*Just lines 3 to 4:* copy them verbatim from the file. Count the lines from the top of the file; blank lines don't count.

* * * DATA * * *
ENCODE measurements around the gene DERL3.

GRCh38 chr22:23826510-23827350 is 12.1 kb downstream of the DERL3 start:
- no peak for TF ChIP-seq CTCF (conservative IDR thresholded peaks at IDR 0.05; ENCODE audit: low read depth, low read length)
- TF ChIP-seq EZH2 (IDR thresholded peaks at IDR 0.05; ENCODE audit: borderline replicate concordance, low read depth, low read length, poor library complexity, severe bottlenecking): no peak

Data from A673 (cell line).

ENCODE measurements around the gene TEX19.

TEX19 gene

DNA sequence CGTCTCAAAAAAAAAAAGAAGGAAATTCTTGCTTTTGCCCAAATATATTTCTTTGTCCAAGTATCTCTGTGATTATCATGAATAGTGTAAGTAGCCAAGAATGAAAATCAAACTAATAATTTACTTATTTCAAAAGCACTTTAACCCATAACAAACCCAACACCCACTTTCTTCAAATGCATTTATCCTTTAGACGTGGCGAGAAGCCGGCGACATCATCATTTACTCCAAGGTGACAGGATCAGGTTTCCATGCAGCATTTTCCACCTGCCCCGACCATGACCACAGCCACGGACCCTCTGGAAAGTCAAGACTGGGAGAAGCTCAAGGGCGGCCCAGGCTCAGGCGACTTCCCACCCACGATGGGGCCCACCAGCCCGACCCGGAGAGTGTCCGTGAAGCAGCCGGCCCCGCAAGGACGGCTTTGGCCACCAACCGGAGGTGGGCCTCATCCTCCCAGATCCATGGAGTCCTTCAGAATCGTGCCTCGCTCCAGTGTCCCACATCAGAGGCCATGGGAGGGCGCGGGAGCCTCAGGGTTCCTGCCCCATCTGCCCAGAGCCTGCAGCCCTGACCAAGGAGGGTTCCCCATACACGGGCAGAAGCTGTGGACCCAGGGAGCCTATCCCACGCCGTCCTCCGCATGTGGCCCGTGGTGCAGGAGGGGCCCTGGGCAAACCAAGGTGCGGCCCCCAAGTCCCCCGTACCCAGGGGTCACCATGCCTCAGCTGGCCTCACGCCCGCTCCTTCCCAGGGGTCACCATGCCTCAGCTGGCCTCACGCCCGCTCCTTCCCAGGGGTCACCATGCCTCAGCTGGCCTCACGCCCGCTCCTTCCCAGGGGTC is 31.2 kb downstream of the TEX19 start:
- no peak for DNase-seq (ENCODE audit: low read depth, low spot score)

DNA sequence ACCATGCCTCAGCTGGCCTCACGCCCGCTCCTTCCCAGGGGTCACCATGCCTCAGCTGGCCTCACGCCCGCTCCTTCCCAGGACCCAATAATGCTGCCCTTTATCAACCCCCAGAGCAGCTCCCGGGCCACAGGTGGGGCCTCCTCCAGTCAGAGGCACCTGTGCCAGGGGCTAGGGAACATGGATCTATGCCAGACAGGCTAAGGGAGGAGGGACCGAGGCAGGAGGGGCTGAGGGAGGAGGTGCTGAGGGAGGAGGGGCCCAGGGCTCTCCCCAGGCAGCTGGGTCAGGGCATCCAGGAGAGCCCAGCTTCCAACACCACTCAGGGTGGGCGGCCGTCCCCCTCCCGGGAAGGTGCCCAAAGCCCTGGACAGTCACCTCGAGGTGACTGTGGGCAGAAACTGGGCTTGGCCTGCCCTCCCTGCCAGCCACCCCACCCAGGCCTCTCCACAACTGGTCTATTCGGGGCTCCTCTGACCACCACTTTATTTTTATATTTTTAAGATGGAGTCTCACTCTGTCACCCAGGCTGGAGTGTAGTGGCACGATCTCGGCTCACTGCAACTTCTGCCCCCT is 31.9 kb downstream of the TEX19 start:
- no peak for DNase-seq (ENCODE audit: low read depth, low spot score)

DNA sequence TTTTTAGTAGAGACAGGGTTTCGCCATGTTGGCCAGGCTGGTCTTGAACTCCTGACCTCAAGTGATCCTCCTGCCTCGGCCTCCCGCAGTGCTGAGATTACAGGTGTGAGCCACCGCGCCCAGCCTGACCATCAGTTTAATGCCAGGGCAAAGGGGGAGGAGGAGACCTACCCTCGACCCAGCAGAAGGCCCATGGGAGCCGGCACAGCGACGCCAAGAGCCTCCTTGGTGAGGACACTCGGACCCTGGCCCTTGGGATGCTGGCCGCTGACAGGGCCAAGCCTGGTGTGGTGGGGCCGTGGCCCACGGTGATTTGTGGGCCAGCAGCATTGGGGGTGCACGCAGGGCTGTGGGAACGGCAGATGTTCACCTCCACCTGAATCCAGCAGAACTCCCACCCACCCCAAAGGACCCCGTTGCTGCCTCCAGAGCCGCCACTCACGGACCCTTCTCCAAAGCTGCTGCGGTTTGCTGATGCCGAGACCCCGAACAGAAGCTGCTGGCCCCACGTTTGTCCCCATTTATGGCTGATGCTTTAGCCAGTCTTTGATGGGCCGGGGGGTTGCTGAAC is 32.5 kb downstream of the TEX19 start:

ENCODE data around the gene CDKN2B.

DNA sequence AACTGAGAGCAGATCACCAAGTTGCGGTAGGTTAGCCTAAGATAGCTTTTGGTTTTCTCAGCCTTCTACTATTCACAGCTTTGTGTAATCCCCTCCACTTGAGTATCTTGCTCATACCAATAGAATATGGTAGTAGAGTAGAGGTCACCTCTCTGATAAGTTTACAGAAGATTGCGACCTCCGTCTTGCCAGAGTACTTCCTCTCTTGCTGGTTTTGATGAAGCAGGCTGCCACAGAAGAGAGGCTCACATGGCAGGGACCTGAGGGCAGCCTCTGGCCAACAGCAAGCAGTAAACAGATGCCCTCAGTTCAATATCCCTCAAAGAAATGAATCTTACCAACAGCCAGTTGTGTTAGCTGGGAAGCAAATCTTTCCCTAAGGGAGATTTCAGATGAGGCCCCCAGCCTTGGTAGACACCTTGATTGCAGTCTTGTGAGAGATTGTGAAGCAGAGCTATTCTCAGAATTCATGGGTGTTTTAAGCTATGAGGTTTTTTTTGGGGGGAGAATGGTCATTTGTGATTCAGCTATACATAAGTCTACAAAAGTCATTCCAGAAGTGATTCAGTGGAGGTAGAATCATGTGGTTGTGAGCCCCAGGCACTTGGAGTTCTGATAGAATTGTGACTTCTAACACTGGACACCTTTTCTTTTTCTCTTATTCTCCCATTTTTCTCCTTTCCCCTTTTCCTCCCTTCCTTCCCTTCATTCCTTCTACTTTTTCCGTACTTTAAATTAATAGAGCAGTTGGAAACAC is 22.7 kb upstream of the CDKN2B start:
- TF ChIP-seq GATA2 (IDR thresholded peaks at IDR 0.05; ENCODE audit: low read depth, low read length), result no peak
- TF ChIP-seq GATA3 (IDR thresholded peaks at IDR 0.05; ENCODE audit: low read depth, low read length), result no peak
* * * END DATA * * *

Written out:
- no peak for TF ChIP-seq CTCF (conservative IDR thresholded peaks at IDR 0.05; ENCODE audit: low read depth, low read length)
- TF ChIP-seq EZH2 (IDR thresholded peaks at IDR 0.05; ENCODE audit: borderline replicate concordance, low read depth, low read length, poor library complexity, severe bottlenecking): no peak